Tag Archives: Sophie

Familiar Turns of Phrase

A while back I got one of those nice rejections that makes you want to smile as wide as the nearest river and cry yourself a river all at the same time. The agent loved my pacing and “strong sense of narrative,” but thought I used too many “familiar turns of phrase.”

My critique partners all said, “No way.” (Love those guys!) But I decided to read through my manuscript again and see what the agent meant. And I found plenty. I found a handful of phrases that my CPs probably glossed over because they’re not actually clichés, but that made the writing more accessible. Things like: Yesterday afternoon, excitement to go out with Vincent had me jumping out of my skin

Not so bad, right? However, I realized something important. Those familiar phrases are a fabulous opportunity to strengthen your character’s voice. Would Sophie actually think the words jumping out of my skin? No, probably not. She’d say something related to dancing – leaping off a stage or pirouettes in her stomach. No, even better, fouettés in the stomach because that involves a bit of a kick. Comparing her excitement to a ballet term makes Sophie a more genuine character and reminds the reader about her connection to dance.

Here’s another example: …I jumped out of bed, blood rushing through my veins

Do people really jump out of bed? Not once they’re older than about nine years old. The blood rushing is probably a cliché, so it definitely needed to be changed. Here I chose to just delete the clichéd description and tell the reader how Sophie is feeling. Sometimes a well-placed tell is more effective than overly physical showing. (But that’s for another blog post.)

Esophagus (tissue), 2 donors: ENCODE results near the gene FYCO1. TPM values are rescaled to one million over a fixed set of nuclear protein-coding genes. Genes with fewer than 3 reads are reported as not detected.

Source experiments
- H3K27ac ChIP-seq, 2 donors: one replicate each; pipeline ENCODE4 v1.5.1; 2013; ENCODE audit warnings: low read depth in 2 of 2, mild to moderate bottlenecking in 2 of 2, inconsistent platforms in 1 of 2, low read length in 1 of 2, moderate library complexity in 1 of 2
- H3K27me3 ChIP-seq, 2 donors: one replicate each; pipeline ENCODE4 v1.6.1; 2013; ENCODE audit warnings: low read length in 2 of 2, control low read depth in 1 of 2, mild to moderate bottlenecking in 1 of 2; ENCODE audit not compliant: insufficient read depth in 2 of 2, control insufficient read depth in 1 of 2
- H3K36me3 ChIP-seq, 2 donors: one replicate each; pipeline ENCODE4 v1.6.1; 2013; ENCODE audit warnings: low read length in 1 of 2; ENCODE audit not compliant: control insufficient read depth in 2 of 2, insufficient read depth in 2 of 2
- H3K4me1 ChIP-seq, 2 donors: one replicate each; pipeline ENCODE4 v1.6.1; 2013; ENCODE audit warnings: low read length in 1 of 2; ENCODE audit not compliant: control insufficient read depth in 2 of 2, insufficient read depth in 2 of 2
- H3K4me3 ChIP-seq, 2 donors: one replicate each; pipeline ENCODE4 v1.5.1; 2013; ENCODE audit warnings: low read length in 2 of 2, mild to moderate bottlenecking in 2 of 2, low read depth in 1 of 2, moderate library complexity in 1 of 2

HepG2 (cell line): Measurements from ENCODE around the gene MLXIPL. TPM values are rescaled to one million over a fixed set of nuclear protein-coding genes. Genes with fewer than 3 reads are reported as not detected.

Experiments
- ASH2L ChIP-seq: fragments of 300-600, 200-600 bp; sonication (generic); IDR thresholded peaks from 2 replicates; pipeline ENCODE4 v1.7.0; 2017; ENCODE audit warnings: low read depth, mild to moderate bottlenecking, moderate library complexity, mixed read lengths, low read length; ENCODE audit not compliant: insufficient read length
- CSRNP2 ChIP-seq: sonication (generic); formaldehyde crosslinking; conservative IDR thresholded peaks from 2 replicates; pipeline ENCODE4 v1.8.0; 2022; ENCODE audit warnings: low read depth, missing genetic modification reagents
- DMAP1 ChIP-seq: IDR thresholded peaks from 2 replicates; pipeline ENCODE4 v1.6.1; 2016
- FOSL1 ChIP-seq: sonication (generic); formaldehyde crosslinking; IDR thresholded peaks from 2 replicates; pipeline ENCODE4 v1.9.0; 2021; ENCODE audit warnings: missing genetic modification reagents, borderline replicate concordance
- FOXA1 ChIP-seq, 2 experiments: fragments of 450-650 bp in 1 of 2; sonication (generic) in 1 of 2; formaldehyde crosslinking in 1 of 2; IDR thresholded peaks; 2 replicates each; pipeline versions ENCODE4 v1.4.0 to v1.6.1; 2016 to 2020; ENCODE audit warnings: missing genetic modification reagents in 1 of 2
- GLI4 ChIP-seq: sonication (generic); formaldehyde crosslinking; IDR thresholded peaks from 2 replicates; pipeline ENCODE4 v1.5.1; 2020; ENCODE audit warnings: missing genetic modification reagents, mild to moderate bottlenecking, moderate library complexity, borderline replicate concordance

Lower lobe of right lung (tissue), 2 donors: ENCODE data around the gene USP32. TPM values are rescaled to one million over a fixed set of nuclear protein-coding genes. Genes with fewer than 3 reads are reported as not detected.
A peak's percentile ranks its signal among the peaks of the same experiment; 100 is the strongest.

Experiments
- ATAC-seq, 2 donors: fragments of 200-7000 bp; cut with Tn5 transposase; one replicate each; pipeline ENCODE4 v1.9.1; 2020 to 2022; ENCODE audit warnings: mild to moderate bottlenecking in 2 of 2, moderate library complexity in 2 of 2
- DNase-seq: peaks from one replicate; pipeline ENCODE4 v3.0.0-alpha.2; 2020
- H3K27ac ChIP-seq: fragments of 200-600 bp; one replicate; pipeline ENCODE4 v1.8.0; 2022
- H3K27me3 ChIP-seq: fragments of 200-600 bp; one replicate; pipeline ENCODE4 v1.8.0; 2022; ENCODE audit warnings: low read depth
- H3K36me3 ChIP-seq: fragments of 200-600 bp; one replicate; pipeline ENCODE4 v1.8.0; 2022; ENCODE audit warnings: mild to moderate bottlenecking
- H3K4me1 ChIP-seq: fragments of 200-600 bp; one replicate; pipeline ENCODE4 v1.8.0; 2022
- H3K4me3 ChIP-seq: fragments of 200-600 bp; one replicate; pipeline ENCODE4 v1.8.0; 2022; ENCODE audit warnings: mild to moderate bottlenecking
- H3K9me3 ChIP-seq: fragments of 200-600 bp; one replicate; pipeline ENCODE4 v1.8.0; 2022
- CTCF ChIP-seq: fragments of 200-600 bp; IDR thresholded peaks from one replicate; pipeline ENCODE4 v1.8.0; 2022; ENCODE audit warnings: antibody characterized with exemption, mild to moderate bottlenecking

And another: My skin crawled.

Okay, apparently we should avoid the word jump unless it fits the action, and stop using the skin to describe emotions.

You get the idea, right? Those three examples are all from the first three chapters. Two of them got deleted and one changed to enhance voice. Bing bang boom I’ve got a stronger beginning.

If you’re brave enough, post your own example in the comments and how you think you should improve it.



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NaNo Update

Last night I reached 20,067 words. Woohoo! I am lucky to have the time right now to write, which will not always be the case. Especially now that I have a new job with a foreign language center (we teach several languages to children and adults).

Writing a sequel has been an interesting experience. Obviously, I have never done this before. On purpose, I always avoided writing a sequel in case the first book did not sell. And if it weren’t for NaNoWriMo, I wouldn’t be writing Rachel right now, I’d be revising a middle-grade manuscript (now my December task).

When I first came up with the idea of a trilogy in which each of the three books had a different protagonist, I was actually going to try to do it all in one book. But I had too much to say. And now, the similarities and differences are really becoming evident.

Sophie travels back in time, Rachel travels forward. They each have experience with the same year in the past, however, 1895. Sophie had the good fortune of knowing a little bit about the past, as most of us do, to some degree. Rachel had never imagined our own time. So their reactions to the time periods in which they end up are quite different.

And while it has been fun to revisit the characters each book has in common, I’ve been enjoying the new characters the most. I can’t wait for my readers to meet Renard, for example. He has been the most fun to write, possibly of any character I’ve ever created.

So how is your November going? What’s new, my friends? Please share in the comments.


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My Last Beta-Reader

I’m going to get a bit gushy, so please forgive me in advance.  I’ve read lately about authors thanking their spouses for being their first readers.  Well, my husband isn’t my first reader, he’s my last.  He doesn’t want to see a manuscript until I think I’m done.  But he does read all my manuscripts.